Why women, girls die from preventable, treatable health complications
November 9, 2019
By Joseph Erunke – Abuja
Women and girls in Nigeria are dying from preventable and treatable sexual health complications as a result of entrenched resistance to women’s autonomy and control over their bodies, a non-governmental human rights organisation, Vision Spring Initiatives, has said.
The non-governmental human rights organisation which regretted that Nigeria has the third-highest infant mortality in the world besides being the largest contributor to the global mortality rate insisted that deep-seated religious and cultural beliefs were responsible for the action.
Addressing troubling maternal mortality
The worsening maternal mortality rates can be tackled by promoting family planning, use of contraceptives and making quality health care accessible to the people, reports MOSES EMORINKEN
November 8, 2019
ACCORDING to the World Health Organisation (WHO), maternal mortality is the death of a pregnant woman within 42 days of termination of pregnancy, irrespective of the duration and site of the pregnancy, from any cause related to or aggravated by the pregnancy or its management but not from accidental or incidental causes.
According to the joint report by WHO, United Nations Children’s Fund (UNICEF), World Bank and United Nations Population Fund, which considered trends in maternal mortality from 1990 to 2015, in Nigeria, at least 800 women die in every 100,000 live births.
WHO guidelines on abortion will reduce maternal deaths
by Daniel Otieno
25 October 2019
In 1967, the World Health Organization highlighted unsafe abortion as a health issue affecting women.
However, it wasn’t until 1987 when the safe motherhood conference was held in Nairobi that the world understood unsafe abortion as a public health concern. At the International Conference on Population and Development held in Cairo in 1994, governments again identified unsafe abortion as a public health concern and pledged their commitment to reducing the need for abortion through expanded and improved family planning services.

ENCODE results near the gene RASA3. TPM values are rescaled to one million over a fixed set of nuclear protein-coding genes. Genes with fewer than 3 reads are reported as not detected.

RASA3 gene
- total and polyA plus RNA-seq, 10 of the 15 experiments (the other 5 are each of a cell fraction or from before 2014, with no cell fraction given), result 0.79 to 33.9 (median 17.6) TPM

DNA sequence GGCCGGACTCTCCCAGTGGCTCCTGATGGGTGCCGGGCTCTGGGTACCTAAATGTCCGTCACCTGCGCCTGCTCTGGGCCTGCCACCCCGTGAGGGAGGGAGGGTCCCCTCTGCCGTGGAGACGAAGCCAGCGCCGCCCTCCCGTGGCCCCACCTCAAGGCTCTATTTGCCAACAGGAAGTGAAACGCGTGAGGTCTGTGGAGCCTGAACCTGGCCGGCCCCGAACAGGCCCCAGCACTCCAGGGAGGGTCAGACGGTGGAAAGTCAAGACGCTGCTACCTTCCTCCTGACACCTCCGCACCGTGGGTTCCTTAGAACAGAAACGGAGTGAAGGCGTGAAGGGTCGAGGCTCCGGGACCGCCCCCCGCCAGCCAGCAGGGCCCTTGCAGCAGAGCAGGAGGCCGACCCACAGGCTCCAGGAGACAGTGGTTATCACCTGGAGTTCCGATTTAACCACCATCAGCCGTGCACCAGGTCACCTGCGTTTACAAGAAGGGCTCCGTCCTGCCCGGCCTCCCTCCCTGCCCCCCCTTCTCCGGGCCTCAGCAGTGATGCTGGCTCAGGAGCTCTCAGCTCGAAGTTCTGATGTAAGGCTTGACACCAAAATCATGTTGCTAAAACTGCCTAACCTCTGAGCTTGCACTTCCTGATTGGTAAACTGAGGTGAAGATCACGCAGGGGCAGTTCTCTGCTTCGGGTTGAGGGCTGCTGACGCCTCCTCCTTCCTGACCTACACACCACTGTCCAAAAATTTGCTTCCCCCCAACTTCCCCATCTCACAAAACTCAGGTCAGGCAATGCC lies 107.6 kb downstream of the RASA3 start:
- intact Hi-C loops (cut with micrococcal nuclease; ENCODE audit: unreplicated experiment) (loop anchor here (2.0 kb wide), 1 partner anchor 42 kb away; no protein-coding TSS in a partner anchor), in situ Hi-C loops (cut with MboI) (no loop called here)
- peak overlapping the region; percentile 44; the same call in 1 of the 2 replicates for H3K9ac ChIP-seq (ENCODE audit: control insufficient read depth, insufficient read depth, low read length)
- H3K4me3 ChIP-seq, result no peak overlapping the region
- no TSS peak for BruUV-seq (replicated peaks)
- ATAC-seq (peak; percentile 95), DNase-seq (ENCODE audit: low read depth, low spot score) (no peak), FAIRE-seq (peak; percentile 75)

BRAZIL – Online newspaper AzMina, run by women journalists, attacked and threatened online
by International Campaign for Women's Right to Safe Abortion
Oct 11, 2019
AzMina is a feminist journalists’ collective that campaigns for gender equality, covers women’s rights and provides extensive and critical reporting on all kinds of violence against women in Brazil. They also provide training and organise debates throughout the country.
On 18 September 2019 AzMina published a report online entitled “How to abort safely”. The report used World Health Organization recommendations to advise women how to have a safe abortion using medical abortion pills.
Teen Girls Need Access to Safe and Legal Abortion
On International Day of the Girl, Imagine Life with Reproductive Rights Guaranteed
Margaret Wurth, Senior Researcher, Children's Rights Division MargaretWurth
October 11, 2019
Today, on International Day of the Girl, we have an opportunity to reflect on what life could be like if girls around the world had access to safe and legal abortion. I’ve done research in countries with some of the world’s harshest abortion laws. I’ve met girls and young women whose lives were derailed by an unplanned pregnancy during adolescence.
“Lucely,” from the Dominican Republic, became pregnant at age 16. “Everything ended right there,” she said. Abortion is banned in all circumstances in the country, so she couldn’t get a safe and legal abortion. She tried using a home remedy to end the pregnancy, but it didn’t work. She gave birth, and without a support network to help her, she dropped out of school.
Gynaecologists call for safe abortion as part of essential health package for women
By DAVID MAFABI | PML Daily Senior Staff Writer
Posted on October 3, 2019